7/1/2011
Huffington Post
By Kimberly Abbot
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http://www.huffingtonpost.com/kimberly-abbott/haitis-displaced-audio_b_8...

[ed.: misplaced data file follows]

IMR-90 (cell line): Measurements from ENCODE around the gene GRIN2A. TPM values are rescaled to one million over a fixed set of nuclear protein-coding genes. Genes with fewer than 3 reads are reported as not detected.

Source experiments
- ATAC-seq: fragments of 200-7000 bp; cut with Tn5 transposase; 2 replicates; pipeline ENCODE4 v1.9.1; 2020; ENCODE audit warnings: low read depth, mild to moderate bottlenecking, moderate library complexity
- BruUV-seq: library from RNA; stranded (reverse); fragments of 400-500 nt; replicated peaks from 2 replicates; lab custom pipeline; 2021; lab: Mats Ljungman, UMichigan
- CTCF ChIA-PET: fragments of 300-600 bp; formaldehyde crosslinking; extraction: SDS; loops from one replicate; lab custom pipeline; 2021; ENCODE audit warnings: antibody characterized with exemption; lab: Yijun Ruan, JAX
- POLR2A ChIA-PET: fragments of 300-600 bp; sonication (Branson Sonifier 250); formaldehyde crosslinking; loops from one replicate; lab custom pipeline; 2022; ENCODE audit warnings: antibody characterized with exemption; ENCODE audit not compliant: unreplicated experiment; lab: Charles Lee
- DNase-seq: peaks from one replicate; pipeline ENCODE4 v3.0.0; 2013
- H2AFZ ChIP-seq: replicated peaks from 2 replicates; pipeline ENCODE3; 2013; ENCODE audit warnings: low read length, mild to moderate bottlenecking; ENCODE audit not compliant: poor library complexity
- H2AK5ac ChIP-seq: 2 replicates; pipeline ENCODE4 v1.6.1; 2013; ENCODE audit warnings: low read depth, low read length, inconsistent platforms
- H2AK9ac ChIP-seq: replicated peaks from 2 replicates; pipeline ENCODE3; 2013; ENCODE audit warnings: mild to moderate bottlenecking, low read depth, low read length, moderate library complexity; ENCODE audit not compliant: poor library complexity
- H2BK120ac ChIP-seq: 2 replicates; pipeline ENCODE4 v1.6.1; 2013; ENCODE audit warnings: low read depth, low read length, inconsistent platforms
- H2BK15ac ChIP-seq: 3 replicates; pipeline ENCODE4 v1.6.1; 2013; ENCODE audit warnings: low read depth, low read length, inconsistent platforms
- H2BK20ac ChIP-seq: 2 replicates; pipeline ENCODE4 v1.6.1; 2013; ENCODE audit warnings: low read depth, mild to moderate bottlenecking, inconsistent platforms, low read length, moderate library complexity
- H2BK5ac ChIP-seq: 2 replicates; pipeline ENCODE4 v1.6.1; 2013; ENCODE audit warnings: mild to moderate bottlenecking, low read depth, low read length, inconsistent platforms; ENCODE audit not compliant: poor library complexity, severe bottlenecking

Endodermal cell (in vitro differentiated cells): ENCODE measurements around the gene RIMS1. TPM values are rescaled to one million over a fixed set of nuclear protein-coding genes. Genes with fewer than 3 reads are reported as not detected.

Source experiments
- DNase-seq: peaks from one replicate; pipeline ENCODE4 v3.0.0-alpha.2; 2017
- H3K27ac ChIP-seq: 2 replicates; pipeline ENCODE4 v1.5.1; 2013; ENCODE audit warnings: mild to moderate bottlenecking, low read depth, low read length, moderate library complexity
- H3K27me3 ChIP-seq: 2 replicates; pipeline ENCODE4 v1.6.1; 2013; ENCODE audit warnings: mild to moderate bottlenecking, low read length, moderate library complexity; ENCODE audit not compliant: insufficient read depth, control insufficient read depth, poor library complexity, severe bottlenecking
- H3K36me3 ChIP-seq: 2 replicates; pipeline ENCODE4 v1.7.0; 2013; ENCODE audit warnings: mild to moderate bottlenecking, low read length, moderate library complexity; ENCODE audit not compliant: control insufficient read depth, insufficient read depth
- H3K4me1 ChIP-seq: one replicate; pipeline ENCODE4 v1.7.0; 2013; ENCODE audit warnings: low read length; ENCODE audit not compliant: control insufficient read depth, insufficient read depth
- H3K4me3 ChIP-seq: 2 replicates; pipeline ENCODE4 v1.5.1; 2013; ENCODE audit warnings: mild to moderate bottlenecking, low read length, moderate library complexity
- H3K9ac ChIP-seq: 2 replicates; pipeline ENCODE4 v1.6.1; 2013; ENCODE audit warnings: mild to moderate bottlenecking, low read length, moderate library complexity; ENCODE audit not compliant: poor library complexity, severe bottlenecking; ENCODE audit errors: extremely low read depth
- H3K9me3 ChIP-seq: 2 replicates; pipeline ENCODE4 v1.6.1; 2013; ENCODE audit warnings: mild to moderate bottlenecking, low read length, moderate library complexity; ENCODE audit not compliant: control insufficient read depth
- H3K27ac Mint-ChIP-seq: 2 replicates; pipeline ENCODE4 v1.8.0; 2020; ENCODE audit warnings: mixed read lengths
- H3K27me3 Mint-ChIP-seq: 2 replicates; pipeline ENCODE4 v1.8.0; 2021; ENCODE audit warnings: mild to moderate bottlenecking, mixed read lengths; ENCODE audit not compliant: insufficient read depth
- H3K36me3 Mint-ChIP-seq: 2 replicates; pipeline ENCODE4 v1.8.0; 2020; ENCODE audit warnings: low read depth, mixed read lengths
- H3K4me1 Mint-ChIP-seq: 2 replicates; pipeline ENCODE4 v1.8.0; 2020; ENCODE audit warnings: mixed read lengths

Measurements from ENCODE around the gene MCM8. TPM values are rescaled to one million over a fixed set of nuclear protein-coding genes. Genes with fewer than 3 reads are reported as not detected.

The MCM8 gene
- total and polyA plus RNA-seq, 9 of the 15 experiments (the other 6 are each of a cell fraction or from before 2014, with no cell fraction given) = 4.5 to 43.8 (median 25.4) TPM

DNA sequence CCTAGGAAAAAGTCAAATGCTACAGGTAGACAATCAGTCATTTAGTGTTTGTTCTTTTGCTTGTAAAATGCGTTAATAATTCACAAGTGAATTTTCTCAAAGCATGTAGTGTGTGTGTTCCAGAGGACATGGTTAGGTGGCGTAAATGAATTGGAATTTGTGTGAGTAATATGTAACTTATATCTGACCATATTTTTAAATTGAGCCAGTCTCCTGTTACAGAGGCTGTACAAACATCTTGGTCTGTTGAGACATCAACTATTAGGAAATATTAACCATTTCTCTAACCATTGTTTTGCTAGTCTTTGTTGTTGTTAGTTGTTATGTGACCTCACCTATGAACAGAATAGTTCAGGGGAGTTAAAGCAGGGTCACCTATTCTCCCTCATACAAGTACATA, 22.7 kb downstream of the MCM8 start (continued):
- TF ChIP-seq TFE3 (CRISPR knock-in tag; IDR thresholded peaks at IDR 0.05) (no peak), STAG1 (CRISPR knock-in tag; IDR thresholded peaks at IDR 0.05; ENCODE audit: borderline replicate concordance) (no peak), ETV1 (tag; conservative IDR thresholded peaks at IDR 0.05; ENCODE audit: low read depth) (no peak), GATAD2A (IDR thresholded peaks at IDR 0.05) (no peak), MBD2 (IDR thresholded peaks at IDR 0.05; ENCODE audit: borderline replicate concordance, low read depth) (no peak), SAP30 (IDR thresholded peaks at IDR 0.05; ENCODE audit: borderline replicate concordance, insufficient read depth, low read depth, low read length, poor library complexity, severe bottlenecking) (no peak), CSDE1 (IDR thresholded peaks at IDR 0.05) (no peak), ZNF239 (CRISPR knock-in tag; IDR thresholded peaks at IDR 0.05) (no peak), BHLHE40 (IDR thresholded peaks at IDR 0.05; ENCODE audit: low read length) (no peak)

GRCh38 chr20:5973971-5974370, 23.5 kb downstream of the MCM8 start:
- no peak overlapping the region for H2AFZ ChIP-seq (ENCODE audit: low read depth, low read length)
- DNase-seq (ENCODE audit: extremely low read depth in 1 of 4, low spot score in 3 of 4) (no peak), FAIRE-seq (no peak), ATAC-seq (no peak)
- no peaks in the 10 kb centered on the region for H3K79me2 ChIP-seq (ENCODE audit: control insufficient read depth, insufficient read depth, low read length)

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In Haiti, more than 650,000 earthquake victims are still waiting for permanent housing after a year and a half in emergency camps, where they are now vulnerable to criminal violence and the summer storm season. The resettlement crisis is task number one for Haiti's new president, Michel Martelly. Conditions in the camps are worsening. Cholera outbreaks are a daily threat. Dozens have already died in summer floods, trapped in flimsy tents that were not built to withstand the unforgiving storms. Insecurity and impunity have created an atmosphere primed for crime and banditry, and have contributed to an alarming increase in sexual violence against women. Even when complaints are filed, police rarely follow through with investigations, in part because of a lack of resources. More UN and Haitian National Police are urgently needed to patrol the camps in and around the capital, Port-au-Prince. Martelly also faces the additional challenge of a divisive political class that seems unaware that this is Haiti's moment of truth. Rather than rallying around the cause of reconstruction, much of Haiti's political leadership has engaged in unproductive partisan maneuvering. This was seen mere months after Martelly took office, when parliament rejected the president's pick for prime minister. Resettling the remaining earthquake refugees will mean reconstruction on a massive scale, but rebuilding has been stymied, despite billions in aid. Donors, the international community and the government of Haiti have failed to agree on a comprehensive resettlement strategy, and the government has dithered on allocating land for construction. The task is complicated by the need to build more durable communities, able to withstand the next natural disaster. Unless Haiti's government prioritizes reconstruction and resettlement, conditions in the camps are likely to continue deteriorating--but that doesn't mean that Haiti is on its own. Once Martelly's administration adopts a workable, national resettlement policy, the international community should commit to funding a substantial portion of it, and deliver. I spoke with Mark Schneider, Crisis Group's Senior Vice President and Special Adviser on Latin America, about the challenges facing President Martelly. Click below for the audio of our conversation. For more on Haiti, check out the new report from the International Crisis Group, Post-quake Haiti: Security Depends on Resettlement and Development.